We as writers and editors appreciate how respect for narrative storytelling can bring people together and reshape our horizons. This process is universal, whether it’s with words written on a page, or a screenplay brought to life by the flickering light of a movie projector. No matter the medium, all stories are written, edited, and shared to bring us closer together in experiencing them. The Coolidge Corner Theater, in Brookline, is a fantastic example of that mission.
The Coolidge does much more than show cult midnight movies. Its offerings are interdisciplinary, right down to the foundations. The theater was originally built as a church in 1906 and converted into a movie theater in 1933. They became a nonprofit in 1989 and have remained one since then. Their calendar includes showings of silent films with live accompanying orchestral scores, an education series where documentaries are paired with Q and A sessions with leading researchers, live dance performances, international indie films, and even a baby-friendly movie night where the sound is turned down and the house lights left on. The common element is the creation of a diverse community centered around the theater.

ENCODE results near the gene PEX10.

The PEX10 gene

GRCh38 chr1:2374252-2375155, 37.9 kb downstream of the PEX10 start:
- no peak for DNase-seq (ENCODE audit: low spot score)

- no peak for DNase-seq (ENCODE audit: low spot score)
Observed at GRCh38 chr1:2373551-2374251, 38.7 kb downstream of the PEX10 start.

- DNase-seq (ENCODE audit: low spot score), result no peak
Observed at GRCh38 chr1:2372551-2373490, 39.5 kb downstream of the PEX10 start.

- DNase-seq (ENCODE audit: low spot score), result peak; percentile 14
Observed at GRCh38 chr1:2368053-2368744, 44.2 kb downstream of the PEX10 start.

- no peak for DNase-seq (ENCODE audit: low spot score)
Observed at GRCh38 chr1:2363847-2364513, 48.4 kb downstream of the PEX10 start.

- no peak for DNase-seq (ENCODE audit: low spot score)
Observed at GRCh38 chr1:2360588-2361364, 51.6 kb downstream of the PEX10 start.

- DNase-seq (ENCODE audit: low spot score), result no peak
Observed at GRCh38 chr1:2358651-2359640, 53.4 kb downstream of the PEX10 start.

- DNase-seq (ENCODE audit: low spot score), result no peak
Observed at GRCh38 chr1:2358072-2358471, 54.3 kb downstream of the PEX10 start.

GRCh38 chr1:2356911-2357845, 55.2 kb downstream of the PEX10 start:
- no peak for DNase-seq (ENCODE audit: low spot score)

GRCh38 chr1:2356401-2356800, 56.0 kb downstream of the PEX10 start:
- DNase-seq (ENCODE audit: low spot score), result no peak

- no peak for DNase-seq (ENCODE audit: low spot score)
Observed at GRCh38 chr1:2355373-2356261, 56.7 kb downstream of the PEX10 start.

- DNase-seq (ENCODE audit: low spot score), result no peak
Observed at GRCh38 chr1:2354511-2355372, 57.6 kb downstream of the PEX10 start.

The Coolidge reminds you that you’re not alone in wanting something more than the standard “Regal Cinema experience.” With the analog projector and the art-deco architecture of the theater, the Coolidge attracts a vibrant community of people gathered to appreciate a piece of art and narrative storytelling.
Before many midnight showings, Mark Anastasio, the program manager and director of special programming, gives a short talk, reminding the audience how special it is to see a movie on “beautiful” 35 mm film or to be able to see a cult classic decades after its original release. However, he ends each talk with a call to action. “Tell your friends to come!” He exclaims excitedly. “We’re a nonprofit!”